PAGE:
Friday, February 19, 2010

#$%& Populists!

What, exactly, is populism anyway? You know, the ideology that, presumably, populists everywhere embrace. Or is ideology the right word? Phenomenon perhaps? No matter. One thing I do know is that whatever else I might be, I sure as hell don't want to be a populist. And if you call me one, true or not, well, them are fightin' words. Or at least they ought to be.

Please! Can't we do better than this?

The focus of George Will's Washington Post column yesterday was an otherwise balanced assessment of Sarah Palin. (She's stupid, but it's not her fault.) Nevertheless, he uses the occasion to work in a few shots at populism, a perennial bete noire of his. I think his characterization is shallow, ripe for challenge, and I want to ask the rest of us to resist employing this once again fashionable epithet until we at least consider a bit more seriously what it is we mean when we use it.

Will begins by offering a partial description of populism as "a celebration of intellectual ordinariness." Really? Is that anything like championing common sense? Anyway, to prove his point, he proceeds by listing a few of the usual suspects in a long roll that apparently began with Andrew Jackson. William Jennings Bryan, George Wallace, Jimmy Carter, and Ross Perot, he implies, rightly deserve our derision as they were all, successful or not, habitual practitioners of the populist art. But, and perhaps not surprisingly, his list fails to include one Ronald Wilson Reagan. Do I need remind him that Reagan, a president he genuinely admired, was also dismissed by many at the time for his simplistic appeal for common sense solutions and was similarly derided as a populist for many reasons, among them his, well, popularity?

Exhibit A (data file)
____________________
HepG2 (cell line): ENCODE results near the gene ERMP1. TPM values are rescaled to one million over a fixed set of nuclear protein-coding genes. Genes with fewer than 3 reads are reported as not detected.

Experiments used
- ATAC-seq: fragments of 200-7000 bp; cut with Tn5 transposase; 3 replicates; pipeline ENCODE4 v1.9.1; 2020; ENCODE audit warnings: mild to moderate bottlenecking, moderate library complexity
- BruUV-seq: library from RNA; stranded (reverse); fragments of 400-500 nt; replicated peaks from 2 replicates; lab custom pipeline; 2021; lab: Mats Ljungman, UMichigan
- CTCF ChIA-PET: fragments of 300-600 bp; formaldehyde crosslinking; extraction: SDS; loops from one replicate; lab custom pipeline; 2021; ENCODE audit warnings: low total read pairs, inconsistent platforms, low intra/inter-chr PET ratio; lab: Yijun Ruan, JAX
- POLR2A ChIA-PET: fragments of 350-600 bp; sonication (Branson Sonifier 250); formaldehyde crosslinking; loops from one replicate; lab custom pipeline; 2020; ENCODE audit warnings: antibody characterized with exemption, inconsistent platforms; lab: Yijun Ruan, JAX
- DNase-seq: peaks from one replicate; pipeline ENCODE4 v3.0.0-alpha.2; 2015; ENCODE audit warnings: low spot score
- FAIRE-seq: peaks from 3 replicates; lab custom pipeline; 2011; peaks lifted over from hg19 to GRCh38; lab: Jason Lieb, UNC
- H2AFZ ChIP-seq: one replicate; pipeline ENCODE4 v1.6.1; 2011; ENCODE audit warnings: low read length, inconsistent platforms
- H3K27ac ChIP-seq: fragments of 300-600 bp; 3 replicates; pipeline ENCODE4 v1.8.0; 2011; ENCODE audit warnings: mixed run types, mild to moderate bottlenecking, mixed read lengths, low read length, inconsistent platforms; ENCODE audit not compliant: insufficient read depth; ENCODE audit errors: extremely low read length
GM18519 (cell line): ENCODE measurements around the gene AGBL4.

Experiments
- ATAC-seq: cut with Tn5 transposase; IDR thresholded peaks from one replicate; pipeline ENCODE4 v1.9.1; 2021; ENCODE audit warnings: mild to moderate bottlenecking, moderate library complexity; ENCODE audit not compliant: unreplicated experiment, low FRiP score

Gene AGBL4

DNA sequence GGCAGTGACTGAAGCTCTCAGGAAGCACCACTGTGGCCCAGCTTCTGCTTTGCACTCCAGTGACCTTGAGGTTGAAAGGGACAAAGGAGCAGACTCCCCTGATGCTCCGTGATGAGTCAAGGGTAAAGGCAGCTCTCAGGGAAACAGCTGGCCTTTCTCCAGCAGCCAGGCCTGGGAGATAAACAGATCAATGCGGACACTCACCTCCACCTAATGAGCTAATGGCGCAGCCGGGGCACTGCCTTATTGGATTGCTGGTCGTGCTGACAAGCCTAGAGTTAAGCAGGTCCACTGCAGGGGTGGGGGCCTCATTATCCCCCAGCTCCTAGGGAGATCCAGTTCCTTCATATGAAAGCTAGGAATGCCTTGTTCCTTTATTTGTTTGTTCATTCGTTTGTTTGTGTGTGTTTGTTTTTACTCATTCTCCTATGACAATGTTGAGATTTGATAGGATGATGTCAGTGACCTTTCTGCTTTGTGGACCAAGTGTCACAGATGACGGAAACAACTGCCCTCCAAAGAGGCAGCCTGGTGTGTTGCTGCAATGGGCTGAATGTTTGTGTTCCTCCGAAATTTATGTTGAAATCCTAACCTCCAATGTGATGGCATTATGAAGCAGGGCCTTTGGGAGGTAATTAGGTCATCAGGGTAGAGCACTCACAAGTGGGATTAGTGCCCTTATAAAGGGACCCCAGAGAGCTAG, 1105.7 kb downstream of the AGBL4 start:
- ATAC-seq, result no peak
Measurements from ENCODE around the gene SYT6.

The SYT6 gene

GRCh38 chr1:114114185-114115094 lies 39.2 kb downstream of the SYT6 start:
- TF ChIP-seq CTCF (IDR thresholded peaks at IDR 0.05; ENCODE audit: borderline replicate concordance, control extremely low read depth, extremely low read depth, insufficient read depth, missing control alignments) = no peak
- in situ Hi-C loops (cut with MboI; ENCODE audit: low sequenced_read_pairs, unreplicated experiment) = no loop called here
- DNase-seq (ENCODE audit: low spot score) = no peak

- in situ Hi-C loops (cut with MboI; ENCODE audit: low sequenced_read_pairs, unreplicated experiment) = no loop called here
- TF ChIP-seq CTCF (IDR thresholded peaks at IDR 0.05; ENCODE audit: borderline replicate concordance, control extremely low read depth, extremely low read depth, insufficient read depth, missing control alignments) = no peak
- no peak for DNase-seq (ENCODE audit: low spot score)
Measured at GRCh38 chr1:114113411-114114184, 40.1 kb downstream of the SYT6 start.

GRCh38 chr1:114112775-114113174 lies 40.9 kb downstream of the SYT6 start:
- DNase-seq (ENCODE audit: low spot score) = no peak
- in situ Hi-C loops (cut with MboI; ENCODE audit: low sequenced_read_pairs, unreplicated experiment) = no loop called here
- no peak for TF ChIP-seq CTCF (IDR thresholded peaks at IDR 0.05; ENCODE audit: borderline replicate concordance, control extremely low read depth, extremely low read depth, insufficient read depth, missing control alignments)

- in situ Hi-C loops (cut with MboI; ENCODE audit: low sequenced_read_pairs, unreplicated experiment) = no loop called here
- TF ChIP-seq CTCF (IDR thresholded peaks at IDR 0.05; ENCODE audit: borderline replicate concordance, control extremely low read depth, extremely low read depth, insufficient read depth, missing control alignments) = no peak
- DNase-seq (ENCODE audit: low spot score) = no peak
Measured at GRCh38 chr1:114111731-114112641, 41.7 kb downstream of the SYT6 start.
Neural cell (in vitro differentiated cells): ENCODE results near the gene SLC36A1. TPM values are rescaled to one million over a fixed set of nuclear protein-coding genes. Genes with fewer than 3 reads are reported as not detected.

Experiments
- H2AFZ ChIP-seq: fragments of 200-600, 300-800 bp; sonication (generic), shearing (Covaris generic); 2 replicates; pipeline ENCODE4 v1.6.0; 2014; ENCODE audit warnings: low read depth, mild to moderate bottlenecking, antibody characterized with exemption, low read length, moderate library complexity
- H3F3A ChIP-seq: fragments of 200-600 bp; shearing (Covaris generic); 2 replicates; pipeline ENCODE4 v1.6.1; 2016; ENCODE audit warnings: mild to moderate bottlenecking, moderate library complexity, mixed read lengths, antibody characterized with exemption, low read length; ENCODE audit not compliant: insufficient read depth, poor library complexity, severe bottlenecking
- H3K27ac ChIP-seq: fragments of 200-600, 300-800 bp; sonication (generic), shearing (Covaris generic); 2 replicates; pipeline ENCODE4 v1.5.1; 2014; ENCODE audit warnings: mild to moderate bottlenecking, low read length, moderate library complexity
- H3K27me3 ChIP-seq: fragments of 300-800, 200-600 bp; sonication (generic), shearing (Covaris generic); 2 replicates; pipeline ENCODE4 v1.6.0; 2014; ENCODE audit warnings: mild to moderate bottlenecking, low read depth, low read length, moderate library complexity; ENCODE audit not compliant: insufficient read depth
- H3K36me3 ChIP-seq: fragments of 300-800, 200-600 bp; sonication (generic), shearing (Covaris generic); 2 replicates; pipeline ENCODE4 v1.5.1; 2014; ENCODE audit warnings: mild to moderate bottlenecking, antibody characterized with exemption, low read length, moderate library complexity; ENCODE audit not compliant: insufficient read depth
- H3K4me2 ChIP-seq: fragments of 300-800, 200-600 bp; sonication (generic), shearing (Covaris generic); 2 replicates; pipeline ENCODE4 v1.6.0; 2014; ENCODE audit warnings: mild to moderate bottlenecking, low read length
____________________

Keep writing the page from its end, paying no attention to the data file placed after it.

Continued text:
Will continues: "Populism has had as many incarnations as it has had provocations, but its constant ingredient has been resentment, and hence whininess. Populism does not wax in tranquil times; it is a cathartic response to serious problems. But it always wanes because it never seems serious as a solution." OK, but doesn't this beg the question of whether my, and millions of others', support for Reagan was a similar expression of resentment and whininess? Or, were the late-1970s with its stagflation, emasculating hostage crisis, "malaise", etc., actually a more tranquil time than I remember? It depends. Doesn't it?

In the 1980s, "ideologue" served a similar rhetorical purpose for the Left. Reagan (him again) and those who advised him were often described by political adversaries as dangerous ideologues. I remember a quip at the time by R. Emmett Tyrrell, Jr. of The American Spectator that an ideologue was anyone with whose ideology you disagreed. I'm afraid the amorphous quality of the label "populist", along with the manner in which it is increasingly used as an all-purpose slur, makes it a target for similar sport. A populist, it seems, is anyone who engenders some appreciable degree of popular enthusiasm , but whose ideology, whose policies, programs, complaints, or even style, you find disagreeable.

I'll say it again: Can't we do better than this?

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